Good progress (all-time PR) until October 2019, then fell of the wagon. But tried judo and frisbee, which I’m happy with.
Hit all-time PR for bench in mid-October, but fell off the wagon afterward and didn’t manage to get back until end December.
14 October 2019: Bench 97.5 4, 100 4/3/3. Fulfilled the dream of benching 2 plates for reps.
Apart from that, I have been playing frisbee semi-regularly, which has improved my frisbee skills. I don’t think it’s increased my cardiovascular capacity, though.
I’ve also dabbled in judo and snowboarding, both of which I find very fun.
Next year, I’ll need to be more structured with my training. I won’t try to go to the gym every day, but I will try to go four times a week, and hit each body part for 10-20 weekly sets.
Thinking of a PPR (push-pull-rest, lol) split that looks something like the following:
Chest is well-hit, shoulders, arms, back all good, with both horizontal and vertical pulling/pushing motions balanced. Main issue with this program is the conspicuous lack of deadlifts.
I am generally quite tired and get sick easily, and I’m not sure how to fix this. I find myself often very lethargic and low-energy even if I’ve gotten a solid seven or eight hours of sleep. My sleep hygiene is also good seeing as I use earplugs and a sleep mask, so I’m really at my wit’s end about this. I cook home-cooked meals almost every day and eat vegetables and drink water and exercise regularly, so what else could be the reason? I therefore wonder if I might have some undiagnosed condition that is harshing my vibe, but I wouldn’t know where to begin to diagnose it.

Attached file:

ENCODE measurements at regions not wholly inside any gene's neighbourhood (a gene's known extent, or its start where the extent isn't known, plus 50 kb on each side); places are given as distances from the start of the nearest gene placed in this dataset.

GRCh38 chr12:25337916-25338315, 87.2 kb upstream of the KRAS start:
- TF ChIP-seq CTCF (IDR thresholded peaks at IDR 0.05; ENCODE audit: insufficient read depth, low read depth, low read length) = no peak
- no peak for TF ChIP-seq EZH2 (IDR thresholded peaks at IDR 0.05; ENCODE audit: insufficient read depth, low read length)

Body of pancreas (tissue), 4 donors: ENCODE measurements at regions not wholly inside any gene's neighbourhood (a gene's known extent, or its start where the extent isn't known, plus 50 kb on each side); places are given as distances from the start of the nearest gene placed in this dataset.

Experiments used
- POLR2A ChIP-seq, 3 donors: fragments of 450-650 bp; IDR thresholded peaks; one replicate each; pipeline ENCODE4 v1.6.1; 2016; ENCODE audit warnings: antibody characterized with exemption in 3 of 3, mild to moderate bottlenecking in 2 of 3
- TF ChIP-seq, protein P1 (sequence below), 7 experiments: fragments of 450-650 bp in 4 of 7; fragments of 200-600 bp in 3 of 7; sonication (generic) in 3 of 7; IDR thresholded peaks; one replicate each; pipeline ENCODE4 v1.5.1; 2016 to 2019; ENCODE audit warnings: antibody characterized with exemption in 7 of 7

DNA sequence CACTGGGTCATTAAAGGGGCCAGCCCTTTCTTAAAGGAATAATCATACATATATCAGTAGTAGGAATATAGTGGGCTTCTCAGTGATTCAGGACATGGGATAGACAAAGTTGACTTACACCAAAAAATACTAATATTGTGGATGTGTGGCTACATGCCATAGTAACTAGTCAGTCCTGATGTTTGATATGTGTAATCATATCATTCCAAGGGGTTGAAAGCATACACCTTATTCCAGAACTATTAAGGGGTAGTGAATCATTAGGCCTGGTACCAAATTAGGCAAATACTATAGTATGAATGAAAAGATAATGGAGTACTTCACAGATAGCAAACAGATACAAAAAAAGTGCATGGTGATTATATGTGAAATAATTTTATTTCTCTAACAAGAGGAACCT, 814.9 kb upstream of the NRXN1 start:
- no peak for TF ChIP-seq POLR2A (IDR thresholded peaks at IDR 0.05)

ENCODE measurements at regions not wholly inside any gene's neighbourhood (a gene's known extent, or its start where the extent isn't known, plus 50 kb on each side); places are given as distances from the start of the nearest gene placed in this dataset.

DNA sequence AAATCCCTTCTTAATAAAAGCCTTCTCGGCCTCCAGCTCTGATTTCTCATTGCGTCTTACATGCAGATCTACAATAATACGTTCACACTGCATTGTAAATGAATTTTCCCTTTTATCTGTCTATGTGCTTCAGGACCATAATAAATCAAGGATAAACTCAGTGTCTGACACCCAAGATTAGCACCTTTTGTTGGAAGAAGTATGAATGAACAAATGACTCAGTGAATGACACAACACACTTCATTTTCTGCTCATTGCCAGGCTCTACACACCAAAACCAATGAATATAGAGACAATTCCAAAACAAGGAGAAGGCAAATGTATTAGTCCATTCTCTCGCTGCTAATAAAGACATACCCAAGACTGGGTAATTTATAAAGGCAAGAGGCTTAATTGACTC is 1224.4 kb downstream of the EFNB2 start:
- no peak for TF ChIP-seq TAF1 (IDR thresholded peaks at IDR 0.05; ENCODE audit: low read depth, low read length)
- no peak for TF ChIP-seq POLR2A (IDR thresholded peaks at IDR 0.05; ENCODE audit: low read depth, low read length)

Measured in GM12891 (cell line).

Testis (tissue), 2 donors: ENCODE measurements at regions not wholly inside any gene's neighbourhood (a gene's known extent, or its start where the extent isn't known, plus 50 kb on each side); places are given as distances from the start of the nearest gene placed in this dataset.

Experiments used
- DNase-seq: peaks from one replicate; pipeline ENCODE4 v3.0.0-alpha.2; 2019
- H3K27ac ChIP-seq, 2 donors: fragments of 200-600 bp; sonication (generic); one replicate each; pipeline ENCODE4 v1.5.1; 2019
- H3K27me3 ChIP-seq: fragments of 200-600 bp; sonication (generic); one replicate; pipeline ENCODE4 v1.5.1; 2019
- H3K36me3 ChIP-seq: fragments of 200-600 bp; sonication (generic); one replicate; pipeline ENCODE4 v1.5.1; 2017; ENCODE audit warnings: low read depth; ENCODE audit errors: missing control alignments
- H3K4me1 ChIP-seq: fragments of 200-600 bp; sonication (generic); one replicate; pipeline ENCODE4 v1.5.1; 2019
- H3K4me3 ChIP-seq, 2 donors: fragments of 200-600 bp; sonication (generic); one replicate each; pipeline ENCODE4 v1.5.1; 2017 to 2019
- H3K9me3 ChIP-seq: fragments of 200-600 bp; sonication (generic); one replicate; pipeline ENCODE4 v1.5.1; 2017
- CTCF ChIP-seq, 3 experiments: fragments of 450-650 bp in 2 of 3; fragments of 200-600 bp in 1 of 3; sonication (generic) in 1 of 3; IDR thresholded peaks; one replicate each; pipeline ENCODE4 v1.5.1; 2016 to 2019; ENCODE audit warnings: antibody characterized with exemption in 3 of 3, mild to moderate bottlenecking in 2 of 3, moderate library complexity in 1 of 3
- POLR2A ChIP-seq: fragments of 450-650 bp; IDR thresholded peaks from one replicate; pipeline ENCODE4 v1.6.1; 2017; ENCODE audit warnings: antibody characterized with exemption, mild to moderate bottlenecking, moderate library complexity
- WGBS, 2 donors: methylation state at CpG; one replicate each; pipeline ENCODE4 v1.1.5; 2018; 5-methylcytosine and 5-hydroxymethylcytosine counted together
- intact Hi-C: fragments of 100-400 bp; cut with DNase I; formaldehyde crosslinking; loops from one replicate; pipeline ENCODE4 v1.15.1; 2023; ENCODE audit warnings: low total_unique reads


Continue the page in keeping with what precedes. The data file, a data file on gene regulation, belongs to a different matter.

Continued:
My lack of sleep negatively impacts my productivity. It’s easy to be motivated and productive if I’ve had a good night’s sleep, but if I’m not well-rested then a fog hangs over me for the entire day. I think slower, don’t generate the insights that I need, and don’t have the motivation to do anything: I only feel like sleeping but often can’t fall asleep so I do low-energy activities like browse Youtube or Reddit instead.
Pretty decent job for QE, but revision still incomplete. Lots of time spent on politics and behavioural econs: need to wrap them up. Happy I spent so much time on politics thesis: gave me the opportunity to collaborate with Rodden and Eubank. Applied for Master’s programs.
I think I did a good job revising for QE. I still need to revise time series, hypo testing and R syntax, but I reckon another 50 or so hours will put me in exam-ready condition.
I have given so much time and energy to my politics and behavioural economics theses. But it’s been a very good experience as I have i) understood the power of deep work and ii) gained a new appreciation for how difficult research is.